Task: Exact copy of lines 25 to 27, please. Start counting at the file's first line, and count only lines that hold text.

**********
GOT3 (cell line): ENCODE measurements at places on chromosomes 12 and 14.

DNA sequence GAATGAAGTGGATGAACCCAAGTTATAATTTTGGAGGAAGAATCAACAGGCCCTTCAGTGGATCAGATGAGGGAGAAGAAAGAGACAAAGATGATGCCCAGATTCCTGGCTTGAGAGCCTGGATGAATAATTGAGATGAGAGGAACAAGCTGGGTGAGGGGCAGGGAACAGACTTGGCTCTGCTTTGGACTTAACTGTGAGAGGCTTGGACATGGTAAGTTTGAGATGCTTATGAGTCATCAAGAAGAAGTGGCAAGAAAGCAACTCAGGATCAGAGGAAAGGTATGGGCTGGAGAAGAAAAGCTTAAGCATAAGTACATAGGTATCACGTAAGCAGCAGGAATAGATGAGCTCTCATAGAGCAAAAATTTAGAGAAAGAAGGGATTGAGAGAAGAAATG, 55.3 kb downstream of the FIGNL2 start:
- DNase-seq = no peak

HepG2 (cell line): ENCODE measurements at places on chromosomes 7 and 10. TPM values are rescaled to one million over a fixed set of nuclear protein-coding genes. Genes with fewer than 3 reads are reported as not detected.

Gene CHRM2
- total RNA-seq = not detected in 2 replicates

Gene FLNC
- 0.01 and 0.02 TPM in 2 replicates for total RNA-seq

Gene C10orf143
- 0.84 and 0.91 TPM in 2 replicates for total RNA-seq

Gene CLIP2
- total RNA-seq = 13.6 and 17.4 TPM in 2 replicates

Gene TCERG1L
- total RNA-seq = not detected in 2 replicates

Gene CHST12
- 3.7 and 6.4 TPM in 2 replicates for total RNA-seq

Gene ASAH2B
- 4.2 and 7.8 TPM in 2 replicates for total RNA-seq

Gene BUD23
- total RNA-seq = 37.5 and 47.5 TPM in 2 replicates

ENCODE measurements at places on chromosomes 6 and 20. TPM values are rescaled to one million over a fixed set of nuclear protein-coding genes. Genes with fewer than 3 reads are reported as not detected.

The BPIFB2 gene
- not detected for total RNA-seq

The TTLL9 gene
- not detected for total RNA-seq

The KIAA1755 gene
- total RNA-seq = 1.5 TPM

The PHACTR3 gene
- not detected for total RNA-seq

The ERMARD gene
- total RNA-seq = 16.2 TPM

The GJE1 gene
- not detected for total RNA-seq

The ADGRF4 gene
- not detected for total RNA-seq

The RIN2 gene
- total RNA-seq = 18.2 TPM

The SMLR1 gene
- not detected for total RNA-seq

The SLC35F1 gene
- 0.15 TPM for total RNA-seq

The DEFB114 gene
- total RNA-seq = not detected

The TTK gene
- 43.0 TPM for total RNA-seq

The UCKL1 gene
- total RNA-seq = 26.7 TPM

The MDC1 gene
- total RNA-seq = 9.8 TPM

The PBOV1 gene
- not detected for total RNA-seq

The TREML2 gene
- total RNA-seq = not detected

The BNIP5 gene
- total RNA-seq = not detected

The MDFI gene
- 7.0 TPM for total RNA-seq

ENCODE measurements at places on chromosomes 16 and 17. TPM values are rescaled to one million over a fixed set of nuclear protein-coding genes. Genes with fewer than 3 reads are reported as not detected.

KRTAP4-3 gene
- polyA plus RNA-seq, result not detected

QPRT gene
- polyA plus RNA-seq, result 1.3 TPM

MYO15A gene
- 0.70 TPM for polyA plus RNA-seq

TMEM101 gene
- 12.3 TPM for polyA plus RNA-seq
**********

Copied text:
- not detected for total RNA-seq

The KIAA1755 gene
- total RNA-seq = 1.5 TPM